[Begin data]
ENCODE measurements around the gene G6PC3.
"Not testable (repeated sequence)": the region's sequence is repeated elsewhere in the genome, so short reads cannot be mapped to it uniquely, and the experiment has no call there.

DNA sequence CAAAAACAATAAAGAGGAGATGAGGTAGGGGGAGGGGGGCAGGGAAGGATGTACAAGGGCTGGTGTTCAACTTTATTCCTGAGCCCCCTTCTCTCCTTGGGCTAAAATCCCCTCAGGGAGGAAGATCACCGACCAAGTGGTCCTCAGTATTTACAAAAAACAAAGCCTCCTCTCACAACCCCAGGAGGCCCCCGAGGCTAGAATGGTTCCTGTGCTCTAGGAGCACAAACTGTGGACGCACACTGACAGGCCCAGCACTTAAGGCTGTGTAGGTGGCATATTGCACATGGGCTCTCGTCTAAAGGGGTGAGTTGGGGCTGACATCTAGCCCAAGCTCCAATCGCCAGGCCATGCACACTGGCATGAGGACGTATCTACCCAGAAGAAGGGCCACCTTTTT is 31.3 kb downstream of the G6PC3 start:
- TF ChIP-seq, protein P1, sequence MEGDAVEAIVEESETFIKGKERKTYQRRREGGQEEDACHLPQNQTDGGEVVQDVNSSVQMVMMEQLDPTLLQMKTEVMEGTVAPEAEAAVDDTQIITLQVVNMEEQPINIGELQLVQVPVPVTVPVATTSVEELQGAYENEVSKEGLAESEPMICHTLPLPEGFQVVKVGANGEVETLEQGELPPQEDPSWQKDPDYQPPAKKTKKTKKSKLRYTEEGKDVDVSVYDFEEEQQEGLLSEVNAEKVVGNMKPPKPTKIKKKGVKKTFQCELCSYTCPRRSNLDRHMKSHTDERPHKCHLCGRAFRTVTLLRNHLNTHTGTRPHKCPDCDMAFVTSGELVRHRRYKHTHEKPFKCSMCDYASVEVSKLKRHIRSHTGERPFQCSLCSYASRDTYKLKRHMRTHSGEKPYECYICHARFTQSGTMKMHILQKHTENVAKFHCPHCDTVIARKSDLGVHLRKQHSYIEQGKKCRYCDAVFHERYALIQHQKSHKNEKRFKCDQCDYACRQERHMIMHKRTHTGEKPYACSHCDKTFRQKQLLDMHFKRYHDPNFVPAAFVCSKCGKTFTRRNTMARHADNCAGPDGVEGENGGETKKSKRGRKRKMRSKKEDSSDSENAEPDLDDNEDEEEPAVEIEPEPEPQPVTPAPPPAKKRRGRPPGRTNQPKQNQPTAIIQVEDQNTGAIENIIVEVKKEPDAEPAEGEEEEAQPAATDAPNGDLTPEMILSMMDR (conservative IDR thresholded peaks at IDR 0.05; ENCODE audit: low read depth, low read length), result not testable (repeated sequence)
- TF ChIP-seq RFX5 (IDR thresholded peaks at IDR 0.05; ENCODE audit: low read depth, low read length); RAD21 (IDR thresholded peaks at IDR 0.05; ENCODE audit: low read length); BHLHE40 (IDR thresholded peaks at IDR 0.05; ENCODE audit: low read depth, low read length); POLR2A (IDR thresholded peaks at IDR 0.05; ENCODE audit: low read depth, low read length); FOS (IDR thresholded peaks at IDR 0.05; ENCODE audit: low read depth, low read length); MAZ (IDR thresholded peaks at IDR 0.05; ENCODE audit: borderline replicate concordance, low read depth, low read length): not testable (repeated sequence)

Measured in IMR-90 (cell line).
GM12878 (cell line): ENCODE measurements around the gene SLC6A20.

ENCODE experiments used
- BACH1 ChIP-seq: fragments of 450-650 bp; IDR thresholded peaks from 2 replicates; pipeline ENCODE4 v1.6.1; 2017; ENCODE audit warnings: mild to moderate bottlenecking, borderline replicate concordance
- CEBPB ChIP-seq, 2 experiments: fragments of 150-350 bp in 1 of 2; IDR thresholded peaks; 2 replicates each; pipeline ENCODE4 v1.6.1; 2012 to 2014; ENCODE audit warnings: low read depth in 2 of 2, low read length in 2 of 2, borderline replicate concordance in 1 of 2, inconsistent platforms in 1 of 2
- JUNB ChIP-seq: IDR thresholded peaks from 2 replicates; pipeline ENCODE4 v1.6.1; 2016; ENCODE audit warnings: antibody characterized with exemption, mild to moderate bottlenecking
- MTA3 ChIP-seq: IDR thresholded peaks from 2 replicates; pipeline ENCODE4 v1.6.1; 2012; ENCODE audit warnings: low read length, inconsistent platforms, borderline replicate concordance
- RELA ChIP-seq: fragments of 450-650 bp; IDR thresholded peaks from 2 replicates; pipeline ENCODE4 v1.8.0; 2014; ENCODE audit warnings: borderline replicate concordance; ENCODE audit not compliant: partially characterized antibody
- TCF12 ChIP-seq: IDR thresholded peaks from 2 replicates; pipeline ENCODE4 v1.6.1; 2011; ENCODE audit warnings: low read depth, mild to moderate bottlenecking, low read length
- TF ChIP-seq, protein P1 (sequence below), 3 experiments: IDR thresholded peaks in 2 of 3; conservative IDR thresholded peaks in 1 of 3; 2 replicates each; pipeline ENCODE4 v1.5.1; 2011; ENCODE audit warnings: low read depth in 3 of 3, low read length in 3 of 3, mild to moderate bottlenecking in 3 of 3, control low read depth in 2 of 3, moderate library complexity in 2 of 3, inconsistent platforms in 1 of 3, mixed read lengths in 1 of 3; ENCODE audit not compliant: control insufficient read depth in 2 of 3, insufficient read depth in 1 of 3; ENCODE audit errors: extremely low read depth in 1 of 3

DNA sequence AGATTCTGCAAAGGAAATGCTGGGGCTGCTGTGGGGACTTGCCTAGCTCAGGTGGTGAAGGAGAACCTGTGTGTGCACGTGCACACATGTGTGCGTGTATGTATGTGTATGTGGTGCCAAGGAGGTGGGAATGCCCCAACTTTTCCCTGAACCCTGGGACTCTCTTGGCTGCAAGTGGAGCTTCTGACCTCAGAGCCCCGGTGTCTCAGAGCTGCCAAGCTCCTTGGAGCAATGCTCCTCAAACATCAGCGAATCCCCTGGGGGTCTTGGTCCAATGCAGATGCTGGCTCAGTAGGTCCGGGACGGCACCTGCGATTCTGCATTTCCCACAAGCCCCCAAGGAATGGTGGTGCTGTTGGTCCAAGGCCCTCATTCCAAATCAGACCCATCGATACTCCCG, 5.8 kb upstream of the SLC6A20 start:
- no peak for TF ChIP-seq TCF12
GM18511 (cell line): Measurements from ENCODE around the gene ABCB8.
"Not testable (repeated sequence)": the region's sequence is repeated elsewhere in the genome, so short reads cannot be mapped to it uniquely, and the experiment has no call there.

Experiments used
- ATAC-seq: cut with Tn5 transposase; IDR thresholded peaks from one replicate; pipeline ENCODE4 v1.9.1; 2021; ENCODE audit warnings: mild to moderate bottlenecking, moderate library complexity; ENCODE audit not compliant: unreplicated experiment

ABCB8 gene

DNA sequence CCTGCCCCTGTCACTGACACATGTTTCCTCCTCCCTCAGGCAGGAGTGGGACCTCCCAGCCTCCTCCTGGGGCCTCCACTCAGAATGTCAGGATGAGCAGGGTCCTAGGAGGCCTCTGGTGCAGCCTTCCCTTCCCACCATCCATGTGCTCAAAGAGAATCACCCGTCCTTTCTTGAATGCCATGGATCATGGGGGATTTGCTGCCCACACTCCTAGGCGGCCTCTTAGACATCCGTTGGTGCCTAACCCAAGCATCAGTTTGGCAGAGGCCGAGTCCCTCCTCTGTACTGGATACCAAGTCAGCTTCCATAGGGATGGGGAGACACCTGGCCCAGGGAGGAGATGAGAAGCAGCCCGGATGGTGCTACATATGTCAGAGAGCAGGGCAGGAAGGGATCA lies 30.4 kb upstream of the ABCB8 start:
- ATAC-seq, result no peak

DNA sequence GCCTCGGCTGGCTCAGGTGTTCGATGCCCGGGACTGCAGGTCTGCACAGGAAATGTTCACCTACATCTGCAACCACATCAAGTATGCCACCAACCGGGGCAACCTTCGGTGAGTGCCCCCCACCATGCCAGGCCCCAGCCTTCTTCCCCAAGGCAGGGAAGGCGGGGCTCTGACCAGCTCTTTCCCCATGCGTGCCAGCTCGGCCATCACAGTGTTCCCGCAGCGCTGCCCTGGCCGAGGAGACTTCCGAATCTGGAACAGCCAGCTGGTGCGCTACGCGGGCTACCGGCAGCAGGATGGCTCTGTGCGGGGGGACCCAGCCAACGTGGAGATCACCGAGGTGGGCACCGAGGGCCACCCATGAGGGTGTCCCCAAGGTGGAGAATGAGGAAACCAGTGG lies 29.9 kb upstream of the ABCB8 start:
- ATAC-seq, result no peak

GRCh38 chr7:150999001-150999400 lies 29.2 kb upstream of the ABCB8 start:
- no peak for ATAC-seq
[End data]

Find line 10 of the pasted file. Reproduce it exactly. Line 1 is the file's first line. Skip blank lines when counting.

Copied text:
- CEBPB ChIP-seq, 2 experiments: fragments of 150-350 bp in 1 of 2; IDR thresholded peaks; 2 replicates each; pipeline ENCODE4 v1.6.1; 2012 to 2014; ENCODE audit warnings: low read depth in 2 of 2, low read length in 2 of 2, borderline replicate concordance in 1 of 2, inconsistent platforms in 1 of 2